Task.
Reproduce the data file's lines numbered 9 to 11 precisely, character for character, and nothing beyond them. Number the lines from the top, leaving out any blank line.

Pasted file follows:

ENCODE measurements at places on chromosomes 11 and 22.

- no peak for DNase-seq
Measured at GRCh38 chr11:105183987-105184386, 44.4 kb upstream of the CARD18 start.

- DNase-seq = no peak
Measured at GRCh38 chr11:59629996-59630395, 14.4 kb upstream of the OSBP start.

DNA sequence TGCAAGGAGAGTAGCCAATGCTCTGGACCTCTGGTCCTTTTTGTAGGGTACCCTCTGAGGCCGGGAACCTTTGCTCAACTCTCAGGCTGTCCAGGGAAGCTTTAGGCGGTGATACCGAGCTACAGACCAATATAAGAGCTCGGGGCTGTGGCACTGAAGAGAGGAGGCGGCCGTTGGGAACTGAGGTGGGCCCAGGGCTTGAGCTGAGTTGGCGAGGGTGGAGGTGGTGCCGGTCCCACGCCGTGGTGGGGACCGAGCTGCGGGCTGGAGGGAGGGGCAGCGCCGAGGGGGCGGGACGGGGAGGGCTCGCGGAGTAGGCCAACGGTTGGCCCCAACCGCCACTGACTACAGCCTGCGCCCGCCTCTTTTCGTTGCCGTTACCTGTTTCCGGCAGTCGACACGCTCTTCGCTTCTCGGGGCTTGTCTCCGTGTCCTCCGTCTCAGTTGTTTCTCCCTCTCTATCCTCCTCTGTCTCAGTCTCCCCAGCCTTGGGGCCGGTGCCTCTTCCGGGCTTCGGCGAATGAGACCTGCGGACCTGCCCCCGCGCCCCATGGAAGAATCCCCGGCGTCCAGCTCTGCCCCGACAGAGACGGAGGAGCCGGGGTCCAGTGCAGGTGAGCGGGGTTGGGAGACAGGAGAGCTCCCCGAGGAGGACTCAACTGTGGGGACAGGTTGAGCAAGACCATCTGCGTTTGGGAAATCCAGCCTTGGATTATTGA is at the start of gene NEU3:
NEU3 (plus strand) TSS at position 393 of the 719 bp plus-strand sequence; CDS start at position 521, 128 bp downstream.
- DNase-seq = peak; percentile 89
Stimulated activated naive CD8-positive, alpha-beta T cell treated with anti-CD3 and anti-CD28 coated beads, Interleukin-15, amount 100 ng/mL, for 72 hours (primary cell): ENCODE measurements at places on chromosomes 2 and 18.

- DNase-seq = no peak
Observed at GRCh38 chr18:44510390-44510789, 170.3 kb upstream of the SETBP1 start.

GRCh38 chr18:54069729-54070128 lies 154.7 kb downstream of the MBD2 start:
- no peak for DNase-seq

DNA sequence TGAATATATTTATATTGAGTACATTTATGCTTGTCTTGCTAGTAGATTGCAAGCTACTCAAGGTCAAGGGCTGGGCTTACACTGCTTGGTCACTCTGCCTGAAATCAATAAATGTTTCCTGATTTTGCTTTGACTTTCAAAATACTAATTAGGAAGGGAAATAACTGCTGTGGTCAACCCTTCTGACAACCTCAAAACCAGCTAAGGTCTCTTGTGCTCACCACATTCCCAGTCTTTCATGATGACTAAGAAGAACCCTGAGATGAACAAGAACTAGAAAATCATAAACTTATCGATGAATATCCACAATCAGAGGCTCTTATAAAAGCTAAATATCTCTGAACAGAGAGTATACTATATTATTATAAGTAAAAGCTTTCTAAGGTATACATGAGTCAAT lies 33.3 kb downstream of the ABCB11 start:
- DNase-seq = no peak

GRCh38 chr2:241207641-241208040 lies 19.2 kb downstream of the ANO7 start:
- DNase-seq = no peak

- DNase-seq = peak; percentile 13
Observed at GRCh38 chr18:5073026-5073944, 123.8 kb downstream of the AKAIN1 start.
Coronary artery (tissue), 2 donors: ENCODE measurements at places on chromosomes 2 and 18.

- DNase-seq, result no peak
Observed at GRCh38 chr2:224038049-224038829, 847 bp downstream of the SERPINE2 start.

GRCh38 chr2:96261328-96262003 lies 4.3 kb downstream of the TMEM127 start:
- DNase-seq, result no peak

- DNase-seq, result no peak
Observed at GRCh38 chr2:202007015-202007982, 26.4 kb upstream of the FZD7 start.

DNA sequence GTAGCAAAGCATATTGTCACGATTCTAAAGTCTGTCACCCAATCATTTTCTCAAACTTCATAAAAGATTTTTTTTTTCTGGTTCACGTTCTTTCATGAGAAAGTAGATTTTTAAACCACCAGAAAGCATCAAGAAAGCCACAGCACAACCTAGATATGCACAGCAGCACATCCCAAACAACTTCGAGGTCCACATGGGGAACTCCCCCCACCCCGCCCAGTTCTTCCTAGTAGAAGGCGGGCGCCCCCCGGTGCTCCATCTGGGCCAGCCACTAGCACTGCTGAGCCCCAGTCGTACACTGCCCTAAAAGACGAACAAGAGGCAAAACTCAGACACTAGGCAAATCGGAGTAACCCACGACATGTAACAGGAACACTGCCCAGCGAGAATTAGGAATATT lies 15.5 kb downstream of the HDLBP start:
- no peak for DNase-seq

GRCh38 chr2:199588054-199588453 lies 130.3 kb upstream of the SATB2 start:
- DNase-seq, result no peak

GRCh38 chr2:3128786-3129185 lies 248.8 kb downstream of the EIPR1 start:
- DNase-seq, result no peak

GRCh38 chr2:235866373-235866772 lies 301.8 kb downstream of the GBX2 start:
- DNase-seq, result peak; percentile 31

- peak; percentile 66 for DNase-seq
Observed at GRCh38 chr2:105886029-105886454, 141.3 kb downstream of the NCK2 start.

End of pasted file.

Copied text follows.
Stimulated activated naive CD8-positive, alpha-beta T cell treated with anti-CD3 and anti-CD28 coated beads, Interleukin-15, amount 100 ng/mL, for 72 hours (primary cell): ENCODE measurements at places on chromosomes 2 and 18.

- DNase-seq = no peak
Observed at GRCh38 chr18:44510390-44510789, 170.3 kb upstream of the SETBP1 start.